the president the reconsideration of the
case and the revocation of the appointment
on the ground that as a member of the leg
isbiture in 1SU" "Wagner voted to disfran
chise ex-confederates aud also voted for a
resolution to oiler a reward for
the apprehension of ex governor now
Senator lsham J. G. Harris. To
day Secretary Lamar made the
following response to the persons who
were demanding a reconsideration of the
case. The secretary of the interior declines
to recommend the revocation of Major
Wagner's commission as pension agent at
Knoxville, lie says that Major Wagner
was appointed upon the recommendation (
of the leading and best citizens of Tennes
see, all parties who represent him as a
man fully qualified, by integrity, intellect
and character, for the duties of the posi
tion, and as a man endeared to the people
by his consistent support during the past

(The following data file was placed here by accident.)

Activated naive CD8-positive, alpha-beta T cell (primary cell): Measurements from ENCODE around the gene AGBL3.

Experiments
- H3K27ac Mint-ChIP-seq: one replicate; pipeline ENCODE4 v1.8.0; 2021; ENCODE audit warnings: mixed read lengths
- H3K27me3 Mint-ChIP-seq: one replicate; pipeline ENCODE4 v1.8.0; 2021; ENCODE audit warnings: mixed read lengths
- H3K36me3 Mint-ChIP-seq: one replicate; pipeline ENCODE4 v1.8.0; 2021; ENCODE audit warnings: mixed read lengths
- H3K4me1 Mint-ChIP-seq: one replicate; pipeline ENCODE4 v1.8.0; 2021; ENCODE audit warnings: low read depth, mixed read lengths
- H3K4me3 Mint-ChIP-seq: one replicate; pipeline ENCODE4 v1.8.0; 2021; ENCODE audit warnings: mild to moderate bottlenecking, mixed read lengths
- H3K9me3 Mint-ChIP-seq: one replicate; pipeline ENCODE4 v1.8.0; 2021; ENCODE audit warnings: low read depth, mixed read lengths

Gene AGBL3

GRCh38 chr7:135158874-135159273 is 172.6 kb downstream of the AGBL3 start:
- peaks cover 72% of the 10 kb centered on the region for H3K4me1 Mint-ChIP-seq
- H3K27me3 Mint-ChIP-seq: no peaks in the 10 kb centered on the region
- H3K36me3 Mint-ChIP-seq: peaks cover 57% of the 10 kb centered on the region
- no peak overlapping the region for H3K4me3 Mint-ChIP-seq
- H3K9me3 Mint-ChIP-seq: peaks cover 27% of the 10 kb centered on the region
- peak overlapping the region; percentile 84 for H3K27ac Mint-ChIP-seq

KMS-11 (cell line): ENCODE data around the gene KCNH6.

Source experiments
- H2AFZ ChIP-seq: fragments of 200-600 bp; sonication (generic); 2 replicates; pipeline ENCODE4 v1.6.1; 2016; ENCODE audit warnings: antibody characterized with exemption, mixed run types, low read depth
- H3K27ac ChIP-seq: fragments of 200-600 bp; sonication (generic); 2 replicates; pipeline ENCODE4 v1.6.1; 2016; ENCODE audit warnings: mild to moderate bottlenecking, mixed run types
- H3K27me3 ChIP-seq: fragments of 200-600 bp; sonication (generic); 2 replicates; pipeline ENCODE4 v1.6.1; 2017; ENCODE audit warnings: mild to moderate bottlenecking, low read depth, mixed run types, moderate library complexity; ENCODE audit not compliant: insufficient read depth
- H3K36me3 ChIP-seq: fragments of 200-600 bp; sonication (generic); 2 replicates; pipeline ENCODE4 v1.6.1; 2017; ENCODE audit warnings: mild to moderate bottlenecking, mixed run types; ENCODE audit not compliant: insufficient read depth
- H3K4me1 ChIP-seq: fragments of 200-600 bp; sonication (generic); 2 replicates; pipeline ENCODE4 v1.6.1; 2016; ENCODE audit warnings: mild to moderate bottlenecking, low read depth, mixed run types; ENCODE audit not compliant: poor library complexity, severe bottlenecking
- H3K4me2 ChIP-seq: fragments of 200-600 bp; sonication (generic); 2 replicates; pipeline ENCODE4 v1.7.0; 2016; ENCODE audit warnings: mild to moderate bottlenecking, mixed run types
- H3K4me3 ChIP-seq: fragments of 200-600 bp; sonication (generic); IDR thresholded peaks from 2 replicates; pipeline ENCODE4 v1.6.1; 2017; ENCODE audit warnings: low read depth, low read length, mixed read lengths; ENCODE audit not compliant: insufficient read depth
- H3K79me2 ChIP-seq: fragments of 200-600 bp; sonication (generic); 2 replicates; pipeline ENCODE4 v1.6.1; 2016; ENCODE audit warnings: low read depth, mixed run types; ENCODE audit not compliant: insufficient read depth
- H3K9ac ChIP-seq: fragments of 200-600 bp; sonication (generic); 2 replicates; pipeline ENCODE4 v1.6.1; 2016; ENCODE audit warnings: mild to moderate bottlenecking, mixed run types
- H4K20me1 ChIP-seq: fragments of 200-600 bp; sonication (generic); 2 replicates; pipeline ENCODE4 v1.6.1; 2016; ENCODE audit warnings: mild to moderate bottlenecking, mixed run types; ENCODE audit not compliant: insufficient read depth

twenty years of their highest and best
interests. The fact brought out against
him since his commisaiou was issued that
he had given an unjust and unwise vote for
disfranchisement when he was a youag
man not more than 21 years of age, imme
diately after the war. when the passions of
both sides were roused to the highest pitch,
should not now be used to ostracise hkn
from public trust among a people whose
rights and interests he has ever since been
true and loyal to. We have all been con
tending that the issues of the war and the
passions growing out of it should not be
kept alive, and 1 do not know of any in
stance in which that precept can bo better
enforced than by example in this. Both
sides in Tennessee showed courage to light.
1 am confident thev have also that higher